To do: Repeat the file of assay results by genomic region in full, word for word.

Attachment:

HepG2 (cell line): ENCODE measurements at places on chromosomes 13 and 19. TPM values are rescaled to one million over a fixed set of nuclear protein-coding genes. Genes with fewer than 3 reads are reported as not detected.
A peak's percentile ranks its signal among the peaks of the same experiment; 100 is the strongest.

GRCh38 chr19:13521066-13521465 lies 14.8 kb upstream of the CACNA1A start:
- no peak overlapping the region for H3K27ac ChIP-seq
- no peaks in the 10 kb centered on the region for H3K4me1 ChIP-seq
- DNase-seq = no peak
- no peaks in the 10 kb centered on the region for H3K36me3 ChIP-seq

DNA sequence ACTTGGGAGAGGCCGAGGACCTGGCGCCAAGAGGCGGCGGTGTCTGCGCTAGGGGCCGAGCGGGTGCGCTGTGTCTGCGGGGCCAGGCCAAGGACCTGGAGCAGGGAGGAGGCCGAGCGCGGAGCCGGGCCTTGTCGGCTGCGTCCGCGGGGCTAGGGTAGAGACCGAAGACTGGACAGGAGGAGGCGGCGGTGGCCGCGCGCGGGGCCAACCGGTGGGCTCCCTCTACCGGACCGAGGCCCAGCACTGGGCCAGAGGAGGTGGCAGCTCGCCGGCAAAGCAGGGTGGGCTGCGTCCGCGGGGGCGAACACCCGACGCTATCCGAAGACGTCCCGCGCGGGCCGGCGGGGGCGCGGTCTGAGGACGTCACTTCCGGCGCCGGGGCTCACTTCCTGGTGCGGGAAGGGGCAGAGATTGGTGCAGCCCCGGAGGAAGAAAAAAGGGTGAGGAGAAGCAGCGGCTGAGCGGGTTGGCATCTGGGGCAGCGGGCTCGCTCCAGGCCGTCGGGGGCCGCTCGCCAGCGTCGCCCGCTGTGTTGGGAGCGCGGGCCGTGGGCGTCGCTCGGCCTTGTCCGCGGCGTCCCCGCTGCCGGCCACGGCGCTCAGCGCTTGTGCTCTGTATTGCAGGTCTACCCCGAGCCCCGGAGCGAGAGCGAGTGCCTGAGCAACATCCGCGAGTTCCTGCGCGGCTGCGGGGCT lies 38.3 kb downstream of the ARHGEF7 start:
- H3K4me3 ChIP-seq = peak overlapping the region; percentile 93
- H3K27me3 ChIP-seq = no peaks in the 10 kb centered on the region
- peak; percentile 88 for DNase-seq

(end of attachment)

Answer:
HepG2 (cell line): ENCODE measurements at places on chromosomes 13 and 19. TPM values are rescaled to one million over a fixed set of nuclear protein-coding genes. Genes with fewer than 3 reads are reported as not detected.
A peak's percentile ranks its signal among the peaks of the same experiment; 100 is the strongest.

GRCh38 chr19:13521066-13521465 lies 14.8 kb upstream of the CACNA1A start:
- no peak overlapping the region for H3K27ac ChIP-seq
- no peaks in the 10 kb centered on the region for H3K4me1 ChIP-seq
- DNase-seq = no peak
- no peaks in the 10 kb centered on the region for H3K36me3 ChIP-seq

DNA sequence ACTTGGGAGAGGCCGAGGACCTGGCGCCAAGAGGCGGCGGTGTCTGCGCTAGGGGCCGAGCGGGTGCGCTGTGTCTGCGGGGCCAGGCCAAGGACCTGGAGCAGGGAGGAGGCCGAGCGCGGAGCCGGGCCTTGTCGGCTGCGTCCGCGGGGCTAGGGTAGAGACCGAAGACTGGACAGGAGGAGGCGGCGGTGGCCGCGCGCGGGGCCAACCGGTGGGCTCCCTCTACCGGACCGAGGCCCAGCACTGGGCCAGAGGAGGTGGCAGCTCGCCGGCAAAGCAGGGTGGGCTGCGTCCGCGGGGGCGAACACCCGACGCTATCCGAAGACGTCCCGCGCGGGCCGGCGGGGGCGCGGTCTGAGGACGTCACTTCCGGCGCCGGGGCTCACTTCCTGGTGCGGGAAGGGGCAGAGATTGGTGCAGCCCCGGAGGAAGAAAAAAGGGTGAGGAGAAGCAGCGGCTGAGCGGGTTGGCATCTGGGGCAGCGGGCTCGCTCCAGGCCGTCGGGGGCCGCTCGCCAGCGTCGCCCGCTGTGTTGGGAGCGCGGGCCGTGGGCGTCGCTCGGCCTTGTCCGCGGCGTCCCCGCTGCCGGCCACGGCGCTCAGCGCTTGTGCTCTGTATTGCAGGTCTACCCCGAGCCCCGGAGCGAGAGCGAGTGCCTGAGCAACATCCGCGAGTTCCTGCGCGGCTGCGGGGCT lies 38.3 kb downstream of the ARHGEF7 start:
- H3K4me3 ChIP-seq = peak overlapping the region; percentile 93
- H3K27me3 ChIP-seq = no peaks in the 10 kb centered on the region
- peak; percentile 88 for DNase-seq